HONG KONG, Sep 13 – Hundreds of journalists protested in Hong Kong on Sunday over alleged police brutality towards three of their colleagues covering syringe attacks in China’s restive Xinjiang region.
Around 700 people, wearing black and holding placards, held a march to call on the Xinjiang government to apologise to the reporters and demanded Beijing move to stop media repression.
On September 4, TVB reporter Lam Tsz-ho, his cameraman Lau Wing-chuen, and Now TV cameraman Lam Chun-wai were reportedly tied up, beaten and detained by police while covering protests in Urumqi that erupted after a spate of needle attacks in the city.
At a press conference a few days after the incident, Xinjiang government spokeswoman Hou Hanmin voiced regret but blamed journalists for inciting unrest.
Mak Yin-ting, chairwoman of the Hong Kong Journalists Association (HKJA), said media workers were angry over the "outrageous and blatantly false" allegations against the journalists.
"This is a violent trampling on press freedom," she said.
"It is not a single incident. Even last year, lots of our journalists were beaten while reporting in China. The situation is getting worse now."
The Foreign Correspondents’ Club of Hong Kong, which co-organised the protest, said Beijing should conduct a full and impartial investigation into the affair and publish an uncensored report of its findings.
"It is the first time the entire spectrum of the Hong Kong society, including senior government officials and National People’s Congress delegates, have condemned such treatment of reporters," the club’s president Tom Mitchell told AFP.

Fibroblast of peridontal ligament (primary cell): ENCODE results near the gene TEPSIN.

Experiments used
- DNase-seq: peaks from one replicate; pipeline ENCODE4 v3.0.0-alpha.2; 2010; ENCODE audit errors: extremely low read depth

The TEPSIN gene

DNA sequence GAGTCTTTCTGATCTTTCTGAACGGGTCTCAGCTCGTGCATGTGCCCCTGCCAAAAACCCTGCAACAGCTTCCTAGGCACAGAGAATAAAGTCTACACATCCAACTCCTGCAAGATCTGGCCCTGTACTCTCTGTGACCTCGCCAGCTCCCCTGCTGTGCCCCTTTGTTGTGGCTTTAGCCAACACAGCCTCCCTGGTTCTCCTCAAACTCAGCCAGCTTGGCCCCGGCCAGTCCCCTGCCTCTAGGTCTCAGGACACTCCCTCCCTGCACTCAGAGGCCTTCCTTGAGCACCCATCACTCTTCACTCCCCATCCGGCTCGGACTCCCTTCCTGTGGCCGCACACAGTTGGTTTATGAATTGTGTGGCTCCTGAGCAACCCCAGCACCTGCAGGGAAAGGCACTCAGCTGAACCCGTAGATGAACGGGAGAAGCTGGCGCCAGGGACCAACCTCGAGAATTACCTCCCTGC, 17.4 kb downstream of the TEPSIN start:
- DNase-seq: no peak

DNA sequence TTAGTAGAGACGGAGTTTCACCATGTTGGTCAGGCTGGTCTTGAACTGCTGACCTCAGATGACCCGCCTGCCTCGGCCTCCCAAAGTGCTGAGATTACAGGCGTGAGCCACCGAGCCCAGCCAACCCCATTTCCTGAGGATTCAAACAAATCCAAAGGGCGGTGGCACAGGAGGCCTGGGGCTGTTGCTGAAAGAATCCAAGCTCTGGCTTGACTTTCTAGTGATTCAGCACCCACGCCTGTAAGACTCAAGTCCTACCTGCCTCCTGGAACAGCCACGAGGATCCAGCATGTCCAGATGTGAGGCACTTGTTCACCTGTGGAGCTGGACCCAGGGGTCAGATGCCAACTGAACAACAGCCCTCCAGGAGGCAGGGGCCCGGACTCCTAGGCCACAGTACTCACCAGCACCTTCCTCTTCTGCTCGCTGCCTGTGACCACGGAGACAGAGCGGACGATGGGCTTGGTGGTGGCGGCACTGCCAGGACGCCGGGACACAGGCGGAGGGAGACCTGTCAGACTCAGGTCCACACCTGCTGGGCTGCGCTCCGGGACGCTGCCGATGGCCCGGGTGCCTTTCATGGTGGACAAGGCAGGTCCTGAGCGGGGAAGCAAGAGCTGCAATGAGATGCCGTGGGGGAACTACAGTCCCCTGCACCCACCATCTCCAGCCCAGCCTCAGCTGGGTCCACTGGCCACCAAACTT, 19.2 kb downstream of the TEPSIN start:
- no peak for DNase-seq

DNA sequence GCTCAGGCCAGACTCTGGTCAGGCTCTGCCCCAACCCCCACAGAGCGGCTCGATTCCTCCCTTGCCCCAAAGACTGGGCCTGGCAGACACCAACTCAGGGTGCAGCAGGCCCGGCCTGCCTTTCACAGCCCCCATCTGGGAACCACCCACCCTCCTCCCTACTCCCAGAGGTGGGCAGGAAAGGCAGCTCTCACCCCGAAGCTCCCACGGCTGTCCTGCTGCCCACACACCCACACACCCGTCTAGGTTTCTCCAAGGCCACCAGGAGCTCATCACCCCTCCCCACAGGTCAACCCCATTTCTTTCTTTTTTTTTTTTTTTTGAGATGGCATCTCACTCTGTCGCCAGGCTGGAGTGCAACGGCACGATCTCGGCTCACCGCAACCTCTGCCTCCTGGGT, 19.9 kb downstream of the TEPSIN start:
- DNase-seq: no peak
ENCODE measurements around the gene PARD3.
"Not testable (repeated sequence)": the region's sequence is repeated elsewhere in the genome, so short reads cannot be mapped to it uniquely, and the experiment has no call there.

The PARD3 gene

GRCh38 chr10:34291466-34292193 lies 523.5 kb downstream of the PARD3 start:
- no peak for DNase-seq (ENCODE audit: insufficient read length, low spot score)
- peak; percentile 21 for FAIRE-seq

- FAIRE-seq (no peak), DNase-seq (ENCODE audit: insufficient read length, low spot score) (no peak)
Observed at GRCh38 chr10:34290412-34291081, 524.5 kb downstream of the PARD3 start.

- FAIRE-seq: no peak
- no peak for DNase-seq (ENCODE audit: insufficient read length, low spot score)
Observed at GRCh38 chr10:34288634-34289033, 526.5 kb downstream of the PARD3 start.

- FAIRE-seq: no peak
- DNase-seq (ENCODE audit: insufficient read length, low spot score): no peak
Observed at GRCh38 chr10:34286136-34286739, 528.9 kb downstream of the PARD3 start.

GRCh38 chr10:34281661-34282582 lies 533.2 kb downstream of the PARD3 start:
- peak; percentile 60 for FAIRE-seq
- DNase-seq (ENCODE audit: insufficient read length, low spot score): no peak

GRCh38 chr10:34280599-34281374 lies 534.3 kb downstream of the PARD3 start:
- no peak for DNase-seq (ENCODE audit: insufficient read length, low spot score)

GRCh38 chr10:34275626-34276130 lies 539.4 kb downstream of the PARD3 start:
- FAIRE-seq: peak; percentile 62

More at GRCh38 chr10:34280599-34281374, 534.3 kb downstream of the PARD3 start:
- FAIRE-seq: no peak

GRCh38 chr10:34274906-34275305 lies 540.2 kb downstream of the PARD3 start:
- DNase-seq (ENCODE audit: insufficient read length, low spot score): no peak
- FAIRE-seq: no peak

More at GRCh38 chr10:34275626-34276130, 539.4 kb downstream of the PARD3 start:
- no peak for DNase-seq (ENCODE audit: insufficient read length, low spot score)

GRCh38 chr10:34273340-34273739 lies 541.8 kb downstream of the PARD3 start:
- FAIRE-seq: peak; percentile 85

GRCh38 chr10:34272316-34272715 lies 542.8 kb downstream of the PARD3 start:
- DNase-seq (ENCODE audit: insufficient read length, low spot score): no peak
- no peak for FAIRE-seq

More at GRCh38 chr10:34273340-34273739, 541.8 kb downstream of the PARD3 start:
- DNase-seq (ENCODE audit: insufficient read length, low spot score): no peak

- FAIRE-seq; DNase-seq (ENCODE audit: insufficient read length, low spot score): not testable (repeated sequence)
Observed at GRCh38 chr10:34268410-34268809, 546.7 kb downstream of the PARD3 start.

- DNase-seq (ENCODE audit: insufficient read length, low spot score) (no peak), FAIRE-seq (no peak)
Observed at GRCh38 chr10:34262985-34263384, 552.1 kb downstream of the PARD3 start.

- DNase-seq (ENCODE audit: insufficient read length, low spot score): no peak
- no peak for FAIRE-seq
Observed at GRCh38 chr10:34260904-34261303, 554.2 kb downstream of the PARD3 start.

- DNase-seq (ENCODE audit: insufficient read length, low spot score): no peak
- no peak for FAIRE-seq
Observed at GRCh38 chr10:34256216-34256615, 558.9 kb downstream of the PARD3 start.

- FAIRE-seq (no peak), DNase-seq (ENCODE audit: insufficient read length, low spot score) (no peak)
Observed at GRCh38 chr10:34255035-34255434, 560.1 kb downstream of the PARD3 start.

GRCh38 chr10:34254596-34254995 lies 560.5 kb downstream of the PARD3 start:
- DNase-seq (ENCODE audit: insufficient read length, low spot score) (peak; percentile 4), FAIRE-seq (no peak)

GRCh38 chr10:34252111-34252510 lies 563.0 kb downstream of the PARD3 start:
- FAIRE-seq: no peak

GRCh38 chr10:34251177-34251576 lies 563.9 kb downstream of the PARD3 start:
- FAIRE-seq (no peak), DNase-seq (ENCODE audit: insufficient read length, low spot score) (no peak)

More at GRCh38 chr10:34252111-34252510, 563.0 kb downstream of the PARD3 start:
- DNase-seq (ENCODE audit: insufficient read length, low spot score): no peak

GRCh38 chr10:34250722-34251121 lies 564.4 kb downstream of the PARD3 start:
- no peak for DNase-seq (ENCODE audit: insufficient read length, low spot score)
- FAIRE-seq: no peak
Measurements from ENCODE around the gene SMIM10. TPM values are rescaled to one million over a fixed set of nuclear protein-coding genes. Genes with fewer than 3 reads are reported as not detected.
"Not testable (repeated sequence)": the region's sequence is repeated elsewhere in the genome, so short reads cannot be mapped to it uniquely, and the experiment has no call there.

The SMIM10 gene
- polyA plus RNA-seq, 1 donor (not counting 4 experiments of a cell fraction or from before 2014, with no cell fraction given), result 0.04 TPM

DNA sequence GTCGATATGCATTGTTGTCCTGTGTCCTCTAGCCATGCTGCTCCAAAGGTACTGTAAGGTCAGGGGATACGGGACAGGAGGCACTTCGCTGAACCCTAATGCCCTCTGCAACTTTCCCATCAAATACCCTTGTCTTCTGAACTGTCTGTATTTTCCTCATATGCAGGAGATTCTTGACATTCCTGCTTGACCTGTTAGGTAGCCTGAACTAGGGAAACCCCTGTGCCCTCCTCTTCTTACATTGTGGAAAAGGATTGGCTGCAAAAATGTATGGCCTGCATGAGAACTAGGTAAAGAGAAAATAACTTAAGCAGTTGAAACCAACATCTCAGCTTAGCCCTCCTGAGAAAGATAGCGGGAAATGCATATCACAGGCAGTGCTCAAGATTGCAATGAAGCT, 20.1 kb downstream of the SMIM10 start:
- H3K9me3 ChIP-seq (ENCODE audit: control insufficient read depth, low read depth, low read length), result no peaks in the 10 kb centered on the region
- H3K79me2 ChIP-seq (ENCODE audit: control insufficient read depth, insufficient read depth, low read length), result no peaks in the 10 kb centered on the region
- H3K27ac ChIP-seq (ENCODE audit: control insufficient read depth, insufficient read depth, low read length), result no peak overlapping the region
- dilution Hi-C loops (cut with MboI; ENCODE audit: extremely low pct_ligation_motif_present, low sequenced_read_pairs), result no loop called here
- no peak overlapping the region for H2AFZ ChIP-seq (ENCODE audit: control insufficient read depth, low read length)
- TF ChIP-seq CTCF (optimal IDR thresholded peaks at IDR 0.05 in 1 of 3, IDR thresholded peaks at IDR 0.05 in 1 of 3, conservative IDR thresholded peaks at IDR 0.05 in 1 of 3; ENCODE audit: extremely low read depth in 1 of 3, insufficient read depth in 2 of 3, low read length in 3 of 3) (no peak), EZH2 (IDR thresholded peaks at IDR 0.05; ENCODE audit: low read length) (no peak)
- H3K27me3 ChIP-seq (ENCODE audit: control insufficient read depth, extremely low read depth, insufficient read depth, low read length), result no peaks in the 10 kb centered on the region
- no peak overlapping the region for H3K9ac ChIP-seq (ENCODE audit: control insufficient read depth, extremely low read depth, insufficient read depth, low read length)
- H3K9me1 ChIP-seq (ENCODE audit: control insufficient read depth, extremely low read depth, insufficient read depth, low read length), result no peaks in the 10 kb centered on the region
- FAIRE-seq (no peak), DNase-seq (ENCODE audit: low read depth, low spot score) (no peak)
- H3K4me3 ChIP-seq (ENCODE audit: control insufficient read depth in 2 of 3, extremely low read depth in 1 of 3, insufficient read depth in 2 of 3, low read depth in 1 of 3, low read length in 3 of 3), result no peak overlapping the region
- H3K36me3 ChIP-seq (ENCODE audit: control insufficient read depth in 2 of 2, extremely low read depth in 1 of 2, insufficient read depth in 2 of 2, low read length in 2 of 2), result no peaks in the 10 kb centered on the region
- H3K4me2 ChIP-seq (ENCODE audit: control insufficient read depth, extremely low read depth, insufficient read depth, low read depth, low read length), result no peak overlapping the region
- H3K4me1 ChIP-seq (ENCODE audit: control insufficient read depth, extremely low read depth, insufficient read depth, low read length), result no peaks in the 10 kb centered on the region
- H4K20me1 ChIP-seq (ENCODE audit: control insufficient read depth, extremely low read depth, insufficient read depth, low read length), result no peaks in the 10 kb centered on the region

"I think, as a result, the Central Government will take notice."
The protesters, who included some of the territory’s pro-democracy politicians, marched to the Central Government Liaison Office and tied red ribbons at the entrance.
Pro-Beijing political parties were not represented at the march but have voiced condemnation of the Xinjiang authorities over the incident.
Local delegates to the National People’s Congress have urged Beijing to investigate the matter.
In August, Chinese authorities detained two Hong Kong NOW TV journalists covering the trial of rights activist Tan Zuoren, who had investigated the collapse of schools in the Sichuan earthquake.
The broadcaster said police searched their hotel rooms in Sichuan’s capital Chengdu for seven hours after claiming they had received reports that the pair were in possession of illegal drugs. No drugs were found and the journalists were freed.
The Hong Kong Journalists Association has accused the mainland police of using the search for drugs as an excuse to keep the journalists from their work.
Hong Kong, which was returned to Chinese rule in 1997, continues to regard freedom of the press as a cornerstone of society.